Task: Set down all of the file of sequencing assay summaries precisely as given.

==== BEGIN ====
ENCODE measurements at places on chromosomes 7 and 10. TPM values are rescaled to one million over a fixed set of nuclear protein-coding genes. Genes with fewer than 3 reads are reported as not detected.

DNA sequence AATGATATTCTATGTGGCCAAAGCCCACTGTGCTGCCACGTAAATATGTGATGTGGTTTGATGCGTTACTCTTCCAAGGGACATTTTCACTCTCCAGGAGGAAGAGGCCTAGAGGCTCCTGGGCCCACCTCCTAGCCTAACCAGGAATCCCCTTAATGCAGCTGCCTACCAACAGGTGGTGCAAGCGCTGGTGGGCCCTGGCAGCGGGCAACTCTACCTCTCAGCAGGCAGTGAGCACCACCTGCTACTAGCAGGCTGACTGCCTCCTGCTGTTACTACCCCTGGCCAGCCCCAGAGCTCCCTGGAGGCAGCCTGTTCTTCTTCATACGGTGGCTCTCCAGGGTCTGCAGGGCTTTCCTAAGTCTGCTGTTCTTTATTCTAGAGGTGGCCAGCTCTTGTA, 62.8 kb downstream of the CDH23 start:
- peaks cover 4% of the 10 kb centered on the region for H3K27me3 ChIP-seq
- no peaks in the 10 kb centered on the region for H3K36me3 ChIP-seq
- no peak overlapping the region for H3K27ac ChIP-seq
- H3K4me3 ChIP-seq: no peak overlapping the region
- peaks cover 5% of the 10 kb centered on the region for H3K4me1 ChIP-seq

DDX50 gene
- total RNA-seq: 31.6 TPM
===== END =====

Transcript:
ENCODE measurements at places on chromosomes 7 and 10. TPM values are rescaled to one million over a fixed set of nuclear protein-coding genes. Genes with fewer than 3 reads are reported as not detected.

DNA sequence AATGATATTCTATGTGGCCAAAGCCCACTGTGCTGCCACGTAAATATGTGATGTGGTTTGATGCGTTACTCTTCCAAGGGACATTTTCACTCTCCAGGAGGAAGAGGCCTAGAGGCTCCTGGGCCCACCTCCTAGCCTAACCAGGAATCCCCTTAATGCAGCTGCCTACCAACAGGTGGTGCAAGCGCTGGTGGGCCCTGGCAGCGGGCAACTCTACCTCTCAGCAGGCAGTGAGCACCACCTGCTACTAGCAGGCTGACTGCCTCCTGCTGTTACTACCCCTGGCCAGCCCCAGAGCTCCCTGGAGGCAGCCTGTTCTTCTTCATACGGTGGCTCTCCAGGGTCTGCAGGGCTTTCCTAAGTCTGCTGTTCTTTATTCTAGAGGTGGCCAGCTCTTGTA, 62.8 kb downstream of the CDH23 start:
- peaks cover 4% of the 10 kb centered on the region for H3K27me3 ChIP-seq
- no peaks in the 10 kb centered on the region for H3K36me3 ChIP-seq
- no peak overlapping the region for H3K27ac ChIP-seq
- H3K4me3 ChIP-seq: no peak overlapping the region
- peaks cover 5% of the 10 kb centered on the region for H3K4me1 ChIP-seq

DDX50 gene
- total RNA-seq: 31.6 TPM